In 2006, Aaron Spears won the Modern Drummer Reader’s Poll award for “Best Up and Coming Drummer” and took part in the Gospel Summit at the 2006 Modern Drummer Festival. Aaron’s long list of touring and recording credits includes: Gideon Band, Chrisette Michelle, Chamilionaire, David Cook, Joanne Rosario, Lil Wayne, Carrie Underwood, Jordin Sparks, Chaka Khan, Adam Lambert, Israel Houghton, Usher, and The Backstreet Boys. Aaron Spears has also worked with Alicia Keys, and as a drummer for the American Idol tour.
Aaron Spears has taken a stab at the world of drumming education as well. After his performance at the 2006 Modern Drummer Festival, Aaron Spears was invited to shoot a DVD of his own. The 2-DVD Aarons Spears – Beyond The Chops: Groove, Musicality and Technique wound up seeing the light of day in October of 2009.
Another aspect of Aaron Spears’s career that he’s really proud off is the list of drumming endorsements he has gathered over the years. Aaron Spears’s endorsements include Zildjian, Remo, DW, and Vic Firth – just to name a few. These are companies Aaron Spears really sought after. He has worked with Vic Firth to develop his own signature drumstick, and with Zildjian on the development of the “Inspiration Pack” – a cymbal pack designed expressly for Gospel & Praise and Worship music. The cymbal pack was created hand in hand with Aaron Spears and the Rhythm Alliance. This group of drummers that Aaron is a part off, includes Gorden Campbell, Teddy Campbell, Gerald Heyward, Marvin McQuitty, and Nisan Stewart.
Obviously, the first thing we’re going to take a look at is Aarons Spears’s ability to play incredibly fast, precise and original hand-to-feet combinations, which are linear patterns used as drum fills. He was first exposed to this concept through the Dave Weckl‘s DVD The Next Step (1990). Dave Weckl explained this concept in very good detail and at slow tempos. This allowed Aaron Spears to learn what Dave Weckl was playing – stroke for stroke – and gain a deeper understanding of what it was possible to do with it. Two good examples of where Aaron Spears has taken this concept too are the drum fills he plays at the 2006 Modern Drummer Festival and 2005 Grammy awards performances.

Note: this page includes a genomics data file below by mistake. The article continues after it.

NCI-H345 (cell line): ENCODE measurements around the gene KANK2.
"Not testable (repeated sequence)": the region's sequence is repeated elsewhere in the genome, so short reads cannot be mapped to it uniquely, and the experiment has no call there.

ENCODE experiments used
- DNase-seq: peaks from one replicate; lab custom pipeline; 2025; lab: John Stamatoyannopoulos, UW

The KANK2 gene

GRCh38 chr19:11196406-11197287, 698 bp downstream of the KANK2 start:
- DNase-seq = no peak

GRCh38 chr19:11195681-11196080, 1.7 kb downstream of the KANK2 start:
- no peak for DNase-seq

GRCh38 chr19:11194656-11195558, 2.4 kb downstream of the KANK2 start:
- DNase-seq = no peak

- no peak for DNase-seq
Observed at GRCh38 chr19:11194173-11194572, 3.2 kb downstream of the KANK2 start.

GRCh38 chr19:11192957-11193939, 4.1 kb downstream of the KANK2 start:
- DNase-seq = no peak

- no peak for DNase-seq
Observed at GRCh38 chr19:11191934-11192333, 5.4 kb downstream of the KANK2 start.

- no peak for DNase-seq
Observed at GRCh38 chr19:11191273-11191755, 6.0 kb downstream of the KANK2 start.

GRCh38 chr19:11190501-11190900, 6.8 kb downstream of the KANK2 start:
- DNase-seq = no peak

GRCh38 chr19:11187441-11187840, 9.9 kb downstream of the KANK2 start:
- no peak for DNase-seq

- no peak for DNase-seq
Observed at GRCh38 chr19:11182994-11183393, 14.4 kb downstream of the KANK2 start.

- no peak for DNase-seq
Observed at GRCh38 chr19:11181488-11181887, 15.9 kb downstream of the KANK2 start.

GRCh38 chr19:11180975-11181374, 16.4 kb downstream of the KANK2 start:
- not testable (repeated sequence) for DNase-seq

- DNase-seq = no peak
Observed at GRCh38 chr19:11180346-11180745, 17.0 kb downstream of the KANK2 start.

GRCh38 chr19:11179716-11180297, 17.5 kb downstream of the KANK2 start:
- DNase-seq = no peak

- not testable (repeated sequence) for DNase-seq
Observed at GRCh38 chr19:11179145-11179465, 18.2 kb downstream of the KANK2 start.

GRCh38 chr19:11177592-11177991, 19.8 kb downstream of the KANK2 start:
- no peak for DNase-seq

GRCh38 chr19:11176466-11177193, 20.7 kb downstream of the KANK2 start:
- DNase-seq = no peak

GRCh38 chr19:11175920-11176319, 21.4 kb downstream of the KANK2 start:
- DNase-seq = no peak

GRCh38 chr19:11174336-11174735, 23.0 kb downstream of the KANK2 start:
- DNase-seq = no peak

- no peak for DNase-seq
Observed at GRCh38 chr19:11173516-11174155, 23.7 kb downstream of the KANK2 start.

The secret to playing these patterns as Aaron Spears does is to take your time as you develop them. Start out very slowly and focus on consistency and timing. You should only increase the tempo at what you’re practicing hand-to-feet combinations once you get comfortable with the speed at what you’re practicing them. Another thing that makes Aaron Spears’s hand-to-feet combinations so cool sounding is his heavy use of 16th note triplets and broken rhythmic patterns. He also likes moving the first stroke of his hand-to-feet combinations from count 1 to the off-beats. This gives them a totally different and funky feel.
Although Aaron Spears’s whole learning experience revolved around learning drum parts from recordings he played along to, he learned important lessons from other musicians with whom he played. The organ player from the church band was always on Aaron Spears’s back whenever his timing was off. He taught Aaron Spears about the importance of staying in the pocket and of playing with intention for the music. This point is a very important one. You see, it’s easy to look at Aaron Spears’s playing, focus on his chops and awesome sounding licks, and forget about what’s really important: the music.
Aaron Spears has made a living out of playing for the music, of focusing on what the song needs. It’s very cool to play thunderous patterns on the drum set. But nine times out of ten you’ll be required to play simpler stuff on the drum set, whether in a professional situation or in a band with your friends. You can use your fancy licks here and there, but don’t use them all the time, or you’ll be fired from the bands you’re playing with pretty quickly.
Another thing Aaron Spears’s career has shown us is the importance of being a diverse player. This has enabled him to take part in the American Idol Tour with great success for instance. Since he had to play music from different styles of music like rock, soul, funk, country, blues, and hip-hop, Aaron Spears had to be very well versed in all of those styles to make the songs sound and feel as authentic as possible. If he wasn’t already a proficient drummer in different styles of music, he wouldn’t have had the opportunity to be part of the American Idol tour in the first place. He didn’t learn these styles on the gig. He learned them on his own practice space and in church, during the years he developed his voice on the drum set. So knowing how to play different styles of music can really set you apart from the majority of drummers out there. It gives you a very broad set of colors that you can use to spice up your music, and also help you take part in very cool gigs.
Besides the drummers we’ve talked about so far, Aaron Spears is also a big fan of Marvin McQuitty, Jeff Davis, Omar Hakim, Tony Royster Jr., Roy Brunner, Thomas Pridgen, Stanley Randolf, Steve Smith, Billy Cobham, Brian Frasier-Moore, Travis Barker, Papa Jo Jones, and Stewart Copeland amongst others.